u/Pander · 1 pointr/IAmA

Rhetoric, probably. If you want to persuade people to do as you will, it's called rhetoric. Thank You For Arguing is a good (nonacademic) read for that sort of thing.

Philosophy, on the other hand, is devilishly hard to get absent good teachers. There's a lot of material written as and marketed as philosophy which is just terrible. Nothing like taking actual classes (even just community college classes) to get something out of stuff. If you're nice to your prof and not a complete idiot (you'd be surprised how many people manage to fail that test), they'll help you find stuff suited to your interests.

u/oaklandskeptic · 1 pointr/skeptic

Pick up a copy of Jay Heinrichs "Thank you for Arguing"

It's not going to bog you down with the esoteric aspects of logic (and if that is what you are looking for I still suggest starting here because of its great quality of writing and lay tone.)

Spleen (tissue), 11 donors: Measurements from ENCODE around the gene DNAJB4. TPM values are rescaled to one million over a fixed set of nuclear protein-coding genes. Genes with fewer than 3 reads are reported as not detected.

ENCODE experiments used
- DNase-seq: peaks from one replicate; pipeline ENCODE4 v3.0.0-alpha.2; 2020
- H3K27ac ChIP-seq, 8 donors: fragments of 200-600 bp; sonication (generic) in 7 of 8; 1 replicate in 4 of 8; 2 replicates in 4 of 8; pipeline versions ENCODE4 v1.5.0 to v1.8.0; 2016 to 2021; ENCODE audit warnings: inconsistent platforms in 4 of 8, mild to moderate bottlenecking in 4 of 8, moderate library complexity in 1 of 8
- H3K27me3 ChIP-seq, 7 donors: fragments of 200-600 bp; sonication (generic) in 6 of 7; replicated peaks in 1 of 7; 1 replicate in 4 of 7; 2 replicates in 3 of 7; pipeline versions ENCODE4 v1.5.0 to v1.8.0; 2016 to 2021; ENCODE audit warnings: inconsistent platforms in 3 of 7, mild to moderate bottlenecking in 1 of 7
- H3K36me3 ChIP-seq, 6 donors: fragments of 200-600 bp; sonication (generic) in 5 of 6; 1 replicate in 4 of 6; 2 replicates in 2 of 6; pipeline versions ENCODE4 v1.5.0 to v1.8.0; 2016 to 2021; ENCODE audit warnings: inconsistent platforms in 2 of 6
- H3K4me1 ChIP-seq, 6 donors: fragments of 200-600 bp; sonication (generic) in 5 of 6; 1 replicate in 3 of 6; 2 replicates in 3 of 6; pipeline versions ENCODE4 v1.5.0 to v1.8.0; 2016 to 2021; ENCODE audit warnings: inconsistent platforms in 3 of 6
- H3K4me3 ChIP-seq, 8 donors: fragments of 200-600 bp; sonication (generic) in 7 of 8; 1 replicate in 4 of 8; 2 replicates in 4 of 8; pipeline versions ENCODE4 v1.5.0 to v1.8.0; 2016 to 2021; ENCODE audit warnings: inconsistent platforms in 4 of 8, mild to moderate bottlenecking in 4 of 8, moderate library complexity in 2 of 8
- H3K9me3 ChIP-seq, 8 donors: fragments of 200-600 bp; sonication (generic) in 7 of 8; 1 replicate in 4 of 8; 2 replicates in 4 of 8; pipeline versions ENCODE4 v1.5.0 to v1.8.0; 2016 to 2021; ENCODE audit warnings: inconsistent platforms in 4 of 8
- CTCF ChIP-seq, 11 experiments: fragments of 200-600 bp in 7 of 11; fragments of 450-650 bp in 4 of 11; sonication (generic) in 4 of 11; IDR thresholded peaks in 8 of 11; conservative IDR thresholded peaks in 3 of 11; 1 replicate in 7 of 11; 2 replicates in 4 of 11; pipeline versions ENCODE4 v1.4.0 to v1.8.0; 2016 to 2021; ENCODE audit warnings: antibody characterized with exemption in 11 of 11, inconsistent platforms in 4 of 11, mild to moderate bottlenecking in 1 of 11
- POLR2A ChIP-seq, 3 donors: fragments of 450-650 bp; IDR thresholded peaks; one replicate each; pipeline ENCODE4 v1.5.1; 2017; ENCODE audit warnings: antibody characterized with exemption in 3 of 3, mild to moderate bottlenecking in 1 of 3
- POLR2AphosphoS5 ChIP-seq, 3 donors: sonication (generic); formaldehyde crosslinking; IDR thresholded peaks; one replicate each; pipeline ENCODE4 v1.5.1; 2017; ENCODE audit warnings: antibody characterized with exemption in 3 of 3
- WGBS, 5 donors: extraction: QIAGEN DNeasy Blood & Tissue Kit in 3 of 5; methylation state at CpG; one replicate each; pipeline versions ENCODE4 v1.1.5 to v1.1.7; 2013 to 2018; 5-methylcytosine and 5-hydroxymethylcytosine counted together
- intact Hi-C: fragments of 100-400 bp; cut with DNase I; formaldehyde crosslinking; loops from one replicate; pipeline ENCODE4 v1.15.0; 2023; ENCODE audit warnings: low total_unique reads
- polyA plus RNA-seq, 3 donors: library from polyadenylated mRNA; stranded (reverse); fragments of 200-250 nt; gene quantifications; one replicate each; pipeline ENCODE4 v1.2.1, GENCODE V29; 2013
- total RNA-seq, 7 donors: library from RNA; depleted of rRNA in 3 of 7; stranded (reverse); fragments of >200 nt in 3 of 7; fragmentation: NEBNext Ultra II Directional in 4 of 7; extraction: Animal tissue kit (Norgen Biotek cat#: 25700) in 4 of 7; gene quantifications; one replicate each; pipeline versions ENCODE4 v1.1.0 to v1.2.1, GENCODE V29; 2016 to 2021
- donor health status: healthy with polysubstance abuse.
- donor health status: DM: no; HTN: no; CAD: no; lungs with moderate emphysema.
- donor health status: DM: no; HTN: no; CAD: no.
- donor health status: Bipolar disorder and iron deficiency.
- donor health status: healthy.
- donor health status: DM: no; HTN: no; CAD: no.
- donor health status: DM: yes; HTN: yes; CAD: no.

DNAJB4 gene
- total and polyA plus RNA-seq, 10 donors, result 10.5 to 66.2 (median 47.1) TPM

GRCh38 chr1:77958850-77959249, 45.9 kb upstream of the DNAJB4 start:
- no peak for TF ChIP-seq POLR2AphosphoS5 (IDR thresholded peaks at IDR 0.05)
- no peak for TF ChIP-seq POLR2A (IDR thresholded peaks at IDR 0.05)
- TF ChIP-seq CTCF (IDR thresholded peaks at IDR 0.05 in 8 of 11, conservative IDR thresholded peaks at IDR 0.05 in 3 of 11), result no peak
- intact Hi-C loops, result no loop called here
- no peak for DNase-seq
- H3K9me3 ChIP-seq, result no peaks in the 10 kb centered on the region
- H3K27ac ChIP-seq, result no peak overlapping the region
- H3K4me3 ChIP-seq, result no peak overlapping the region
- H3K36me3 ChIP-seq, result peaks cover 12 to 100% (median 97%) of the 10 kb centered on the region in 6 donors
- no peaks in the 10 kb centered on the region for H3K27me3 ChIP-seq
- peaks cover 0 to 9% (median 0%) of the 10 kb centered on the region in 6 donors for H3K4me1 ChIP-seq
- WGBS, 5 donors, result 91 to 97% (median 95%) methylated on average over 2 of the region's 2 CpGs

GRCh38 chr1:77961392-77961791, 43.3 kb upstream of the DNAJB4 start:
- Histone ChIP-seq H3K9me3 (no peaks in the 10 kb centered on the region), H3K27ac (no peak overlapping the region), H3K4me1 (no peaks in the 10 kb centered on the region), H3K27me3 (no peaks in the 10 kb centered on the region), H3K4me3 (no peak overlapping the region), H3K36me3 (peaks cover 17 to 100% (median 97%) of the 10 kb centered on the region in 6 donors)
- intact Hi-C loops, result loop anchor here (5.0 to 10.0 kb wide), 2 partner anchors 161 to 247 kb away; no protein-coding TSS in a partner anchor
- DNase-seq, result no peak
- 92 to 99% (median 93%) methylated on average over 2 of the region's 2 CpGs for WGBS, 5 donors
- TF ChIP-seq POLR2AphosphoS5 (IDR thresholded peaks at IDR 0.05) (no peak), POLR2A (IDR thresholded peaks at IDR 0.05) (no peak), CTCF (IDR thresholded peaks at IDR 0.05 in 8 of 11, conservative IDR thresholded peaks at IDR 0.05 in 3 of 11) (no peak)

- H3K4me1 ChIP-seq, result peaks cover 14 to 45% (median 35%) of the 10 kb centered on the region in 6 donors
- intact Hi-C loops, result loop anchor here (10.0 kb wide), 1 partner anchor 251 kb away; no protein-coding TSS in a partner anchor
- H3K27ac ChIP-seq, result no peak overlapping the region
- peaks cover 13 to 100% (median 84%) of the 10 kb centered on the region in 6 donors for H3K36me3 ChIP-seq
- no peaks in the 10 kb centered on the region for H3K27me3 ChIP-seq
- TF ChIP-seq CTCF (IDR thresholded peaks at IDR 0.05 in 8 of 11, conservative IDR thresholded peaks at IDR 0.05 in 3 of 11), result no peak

Just clean simple explanation of the structure of arguments, fallacious reasoning and how to think about thinking. Plus its funny.

u/gh3ttoduCanada · 1 pointr/army

Thank You For Arguing by Jay Heinrichs.

Book answer of Leadership is "Influencing people by providing purpose, direction, and motivation."

Ergo, having a solid foundation in rhetoric, in my opinion, is tantamount to being a gooder NCO; in line with management and expertise (subject matter/technical/MOS & soldiering).

u/cavedave · 1 pointr/logic

This is a question about rhetoric. Rhetoric is generally based on logic, ethics and emotion.

Rhetoric is less related to pure logic then many think. Even a fully 'logical' argument would be damn hard to break down into propositional logic for example. NLTK has some discourse semantics engines if you are a programmer and interested in this area.

In terms of actual argument a book like 'thank you for arguing' might be of more help then a fully logical textbook. If you do want to study logic there are many threads on this sub asking for book advise.

u/SkepTickTickTickTock · 1 pointr/moderatepolitics

I didn’t even know we were in a competition :)

But in all seriousness, it would literally be impossible for me to lose considering you already lost after your use of ad-hominems. All I can suggest is get better at making good arguments, then you won’t have to do that. Look! I even have a book to suggest that you can read to help you out with that!

You’re free to run along now :)